The first Twingo has been with us for over thirty years. During that time, it was forgotten what a revolutionary city car it was. The currently presented concept for 2026 reminded us of this. And inheritance is the fall
As part of its electric vehicle offensive, Renault is dusting off the thirty-year-old Twingo. Although it went through three generations, and the last one you could also buy as an electric car in the final years, even the current concept confirms that only the first generation has the potential to become an ageless classic.
Ageless mainly because its design works great even after more than thirty years, and even in connection with electromobility. Jean-Pierre Ploué, the exterior designer, and Gérard Gauvbry, the creator of the minimalist interior, certainly did not expect that. In fact, the entire story of the first Twingo is being repeated today.
Its prenatal period dates back to the 1980s, when Renault needed a replacement for the outdated R4. The project was called “Véhicule Bas de Gamme” (Car of a small class), within which several concepts were created in the first half of the eighties. Probably the most famous is the strictly angular W60 by Marcello Gandini from 1986. But even at that time it was difficult to design an attractive and affordable one that would not compete with the Clia. The development went on ice for a while, but then the covers moved when the newly joined Patrick Le Quément was to bring the city car into reality.
The name Twingo was invented by Manfred Gotta and arose from his message of being two cars in one – a compact and a minivan at the same time. Let’s not forget that thinking was greatly influenced by the success of the large-scale Espac. Moreover, Jean-Pierre Ploué and Gérard Gauvbry demonstrated an extremely timeless approach, even if Le Quément had the last word. For example, he confirmed that the Twingo had a larger wheel track compared to the Clio (1362/1336 mm compared to 1416/1374 mm in the Twingo). This achieved minimal overhangs and maximum interior capacity. The final form was ready in 1988, but Le Quément had doubts about it. He asked for an open mind and a willingness to go in a new direction before management approved.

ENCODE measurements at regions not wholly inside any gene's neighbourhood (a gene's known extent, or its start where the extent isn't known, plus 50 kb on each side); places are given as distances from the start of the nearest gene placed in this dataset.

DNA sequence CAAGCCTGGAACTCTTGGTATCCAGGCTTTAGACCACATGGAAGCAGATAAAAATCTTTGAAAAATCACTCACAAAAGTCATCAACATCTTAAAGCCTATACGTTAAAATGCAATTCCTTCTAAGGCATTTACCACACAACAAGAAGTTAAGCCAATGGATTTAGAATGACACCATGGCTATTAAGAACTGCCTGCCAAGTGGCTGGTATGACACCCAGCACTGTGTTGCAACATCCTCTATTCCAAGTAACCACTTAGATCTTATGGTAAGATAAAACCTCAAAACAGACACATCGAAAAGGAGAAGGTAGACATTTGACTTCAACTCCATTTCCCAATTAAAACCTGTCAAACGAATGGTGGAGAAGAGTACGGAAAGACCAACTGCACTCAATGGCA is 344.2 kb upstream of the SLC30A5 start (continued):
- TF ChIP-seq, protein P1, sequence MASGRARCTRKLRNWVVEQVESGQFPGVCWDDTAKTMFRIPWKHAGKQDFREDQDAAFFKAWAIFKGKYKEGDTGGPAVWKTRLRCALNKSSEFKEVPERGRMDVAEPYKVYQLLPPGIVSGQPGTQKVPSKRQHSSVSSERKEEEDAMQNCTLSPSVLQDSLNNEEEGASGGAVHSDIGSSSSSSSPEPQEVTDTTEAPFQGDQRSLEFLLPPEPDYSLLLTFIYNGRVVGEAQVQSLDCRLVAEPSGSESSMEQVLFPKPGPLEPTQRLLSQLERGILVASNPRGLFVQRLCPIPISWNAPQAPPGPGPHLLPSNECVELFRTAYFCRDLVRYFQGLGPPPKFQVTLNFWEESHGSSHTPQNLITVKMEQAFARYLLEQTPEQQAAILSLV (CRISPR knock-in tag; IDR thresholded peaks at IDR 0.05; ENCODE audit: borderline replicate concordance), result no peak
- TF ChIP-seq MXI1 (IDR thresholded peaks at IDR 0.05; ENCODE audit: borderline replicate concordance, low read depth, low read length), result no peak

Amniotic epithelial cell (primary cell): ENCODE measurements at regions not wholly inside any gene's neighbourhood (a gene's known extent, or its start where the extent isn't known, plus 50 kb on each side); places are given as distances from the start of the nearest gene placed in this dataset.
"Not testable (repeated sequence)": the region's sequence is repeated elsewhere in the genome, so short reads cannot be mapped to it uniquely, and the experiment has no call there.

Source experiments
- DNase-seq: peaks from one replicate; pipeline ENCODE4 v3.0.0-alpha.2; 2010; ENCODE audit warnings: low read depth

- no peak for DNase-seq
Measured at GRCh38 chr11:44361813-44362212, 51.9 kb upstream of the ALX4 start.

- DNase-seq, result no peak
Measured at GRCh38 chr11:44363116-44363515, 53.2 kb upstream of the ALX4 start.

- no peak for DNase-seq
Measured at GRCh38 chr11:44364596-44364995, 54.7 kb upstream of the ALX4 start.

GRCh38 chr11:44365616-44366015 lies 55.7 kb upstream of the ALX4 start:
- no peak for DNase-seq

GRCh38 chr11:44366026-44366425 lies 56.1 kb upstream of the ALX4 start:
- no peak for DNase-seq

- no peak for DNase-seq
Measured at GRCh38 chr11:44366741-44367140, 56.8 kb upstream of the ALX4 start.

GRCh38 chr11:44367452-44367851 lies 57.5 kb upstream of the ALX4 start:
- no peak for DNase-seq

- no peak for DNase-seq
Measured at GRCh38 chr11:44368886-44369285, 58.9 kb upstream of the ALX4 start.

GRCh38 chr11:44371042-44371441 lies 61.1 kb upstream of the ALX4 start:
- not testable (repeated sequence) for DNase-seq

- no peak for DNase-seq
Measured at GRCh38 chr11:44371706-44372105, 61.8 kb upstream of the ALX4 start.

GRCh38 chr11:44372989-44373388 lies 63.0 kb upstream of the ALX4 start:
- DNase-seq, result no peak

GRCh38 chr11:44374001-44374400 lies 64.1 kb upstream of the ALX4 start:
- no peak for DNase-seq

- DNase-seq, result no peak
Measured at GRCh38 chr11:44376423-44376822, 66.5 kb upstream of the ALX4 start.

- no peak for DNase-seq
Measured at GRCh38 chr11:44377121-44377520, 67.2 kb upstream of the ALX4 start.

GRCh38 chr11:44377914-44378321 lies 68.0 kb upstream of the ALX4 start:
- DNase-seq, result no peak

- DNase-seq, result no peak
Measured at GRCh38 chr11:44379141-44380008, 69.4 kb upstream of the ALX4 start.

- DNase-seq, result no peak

The Twingo finally got green… and also yellow, red and blue. The colors were also carried over to the interior, which was a pleasant novelty. The premiere on October 5, 1992 at the Paris Motor Show was unprecedentedly colorful. People were absolutely blown away by the playful and futuristic design. Until then, cars were mainly angular, while the Renault Twingo boasted curves.
Another fresh wave of modernity was brought by a look inside. Thanks to the wheels stuffed as much as possible in the corners and the abundant glazing, the Twingo had an airy and spacious impression. The back bench even moved. This is still extraordinary in this segment today. The dashboard had a wonderfully minimalist concept thanks to digitization. No wonder the Twingo got 2,240 signed reservations in no time.
It can be said that it laid the foundations for the concept of a practical city car, not only with technical parameters, but also with a catchy appearance. Interestingly, although it was supposed to play the role of the Clio’s smaller brother, the price of both models was similar. The 1994 model year catalog listed the price of the cheapest three-door Clio with a 1.2 liter engine at DM 15,500, while the Twingo started at DM 16,000. But the other Clio versions were of course more expensive, because you already paid DM 16,250 for the five-door. In general, the Twingo was cheap to buy as it shared many components with other models. This also made servicing easier.
At first, the Twingo was offered in a single equipment with a wide range of extras, where the following year saw the introduction of novelties such as remote-controlled central locking or electric windows, and shortly after that you could also have a manual gearbox with an automated clutch (Twingo Matic). In 1994, the range of drives was expanded by a four-cylinder 12-liter from the Clio and a three-speed automatic. With the year 1997, it was time for the first facelift. This brought design changes, but also increased torsional rigidity of the body. The second modernization came in 2000 and the last three years later. It was continuous improvements, modifications to the appearance and the addition of new engines together with transmissions that ensured the car’s stable attractiveness.
The first generation Twingo was produced in France between 1992 and 2007. Simultaneously, new cars rolled off the production lines in neighboring Spain (1994 to 2003). After the end of European production, the Twingo continued in Colombia until 2013, when the second generation was already in Europe.
It’s solid Déjà vu isn’t it? Renault is again looking for a cheap electric car for the city. In the same way, the Twingo must fit in under the Renault 5 and crossover R4 in 2026, impress with its lovely expression and cleverly designed interior. We don’t know his form yet, but if they used the original style again, he would fit in perfectly.